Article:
To Our Friends in Wrestling Around the world


 By William May
(Japan Amateur Wrestling Federation, Public Information Committee
Kyodo World Services, senior sports


HALKIDA, Greece (November 3) - Kyoko Hamaguchi regained her world heavyweight crown and Japan won its 10th team title with three individual champions in the 15th women's wrestling world championships.

  Hamaguchi, who reigned as world champion from 1997 to 1999, dropped China's Wang Xu to her back out of a second-period clinch at Tassos Kabouris Stadium to win the 72-kg final 5-1 and claim her fourth world championship crown. Hamaguchi's victory capped a golden evening for Japan which saw Japanese debutantes Saori Yoshida and Kaori Icho win their first world titles for Japan which regained the team championship it lost to China a year ago.

  Japan, which scored 47 points, won its 10th team title since the women's world championships were inaugurated in 1987. Sweden was second was 34 points and Russia third with 32.

  Hamaguchi, who finished in third place in the 2000 world meet and in fourth a year ago, also upended 2001 world champion Edyta Witkowska 4-0 in the semifinals to gain a measure of revenge for a loss to the Polish wrestler a year ago. Witkowska, the lone defending champion in this year's championships, came back for a 2-0 win over Turkey's Sarife Yildirim for the bronze medal.

  "I feel relieved. It's been tough, but everything went just as we had practiced," Hamaguchi said. "It's also been a tough fall (with the Asian Games, World Cup and world championships), so now I just want to get home and relax."

  At 55 kg, Yoshida hit a pair of double-leg takedowns for three points each as she raced out to a 7-0 lead in the championship final and then held off a determined Tina George of the United States for a 10-4 victory.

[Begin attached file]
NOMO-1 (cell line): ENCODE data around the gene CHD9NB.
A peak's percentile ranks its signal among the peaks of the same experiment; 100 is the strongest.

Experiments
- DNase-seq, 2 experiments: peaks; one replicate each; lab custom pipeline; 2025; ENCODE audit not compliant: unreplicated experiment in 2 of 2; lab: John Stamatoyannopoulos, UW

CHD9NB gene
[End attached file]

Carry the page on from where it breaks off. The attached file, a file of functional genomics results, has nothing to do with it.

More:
"As a Japanese national team member, the only thing I was thinking about was winning," said Yoshida. "But, I've never wrestled anyone as strong as (George) before, so I was a little frightened. Still, I learned that I have to be ready for all kinds of wrestlers."

  Yoshida also romped in the morning session with a pair of wins by technical superiority -- 11-0 over Jennifer Ryz of Canada in the quarters and 10-0 over Ida-Theres Karlsson of Sweden in the semifinals. Yoshida, who won the Asian Games gold medal in October, remained undefeated against non-Japanese opponents.

  Karlsson rolled 7-1 over Konstantina Tsibanakou of Greece for third place.
Icho, meanwhile, pinned Swedish veteran Sara Eriksson to claim her second win of the day over a European champion and the world title at 63 kg. The 18-year-old Aomori native locked up Eriksson with a bar arm one minute into the second period and pried the former two-time world champion over for the fall.

  "It might sound funny, but after I lost in the Asian Games (in October), it made me stronger because I went home to think about it and became more focused," Icho said. "I want to keep this title now for the next 10 years."
Eriksson, 10 years Icho's senior, was the continental champion at 59 kg in April and was seeking her third world title after winning back-to-back crowns in 1995 and 1996. Icho also edged Malgorzata Bassa of Poland, the European champion at 63 kg, 4-1 in the quarterfinals and then forged a 3-0 win over Europe No. 2 Lene Aanes of Norway in the semifinals.

  Icho's elder sister, Chiharu Icho, however, had to settle for the silver medal after losing points in two separate clinch situations in a 3-0 overtime loss at 51 kg to Greece's Sofia Poumbouridou. Earlier, Icho claimed a 4-0 decision over Natalie Golts of Russia with a headlock out of the clinch in the semifinals. The 17-year-old Golts rebounded for the bronze medal with a 3-0 win over Lyndsay Belisle of Canada.

  Japan's lone loss in the quarterfinals came when Pan American champion Mabel Fonseca of Puerto Rico dropped Rena Iwama to her back in extra time to break a 1-1 tie and claim a 4-1 victory at 59 kg. Fonseca later earned the bronze medal with a 3-1 win, again in overtime, against France's Seve Sandrine. In the 59-kg final, Alena Cartshova of Russia blocked a back-arching throw by Sweden's Lotta Andersson to come out with a 4-0 victory and her first world title.

  At 48 kg, Brigitte Wagner of Germany scored with a front headlock-and-turn with only five seconds remaining in the final to snare a 4-3 win from Russia's Inga Karamchakova. Sweden's Ida Hellstrom pinned junior European champion Nicoleta Badea of Romania for the bronze medal.

  At 67 kg, Katerina Burmistrova of Ukraine slipped behind out of an overtime clinch to claim her first world title with a 3-2 win over three-time European champion Lise Legrand of France. American Kristie Marano took the bronze medal with a 6-1 win over Evelina Pruszko of Poland.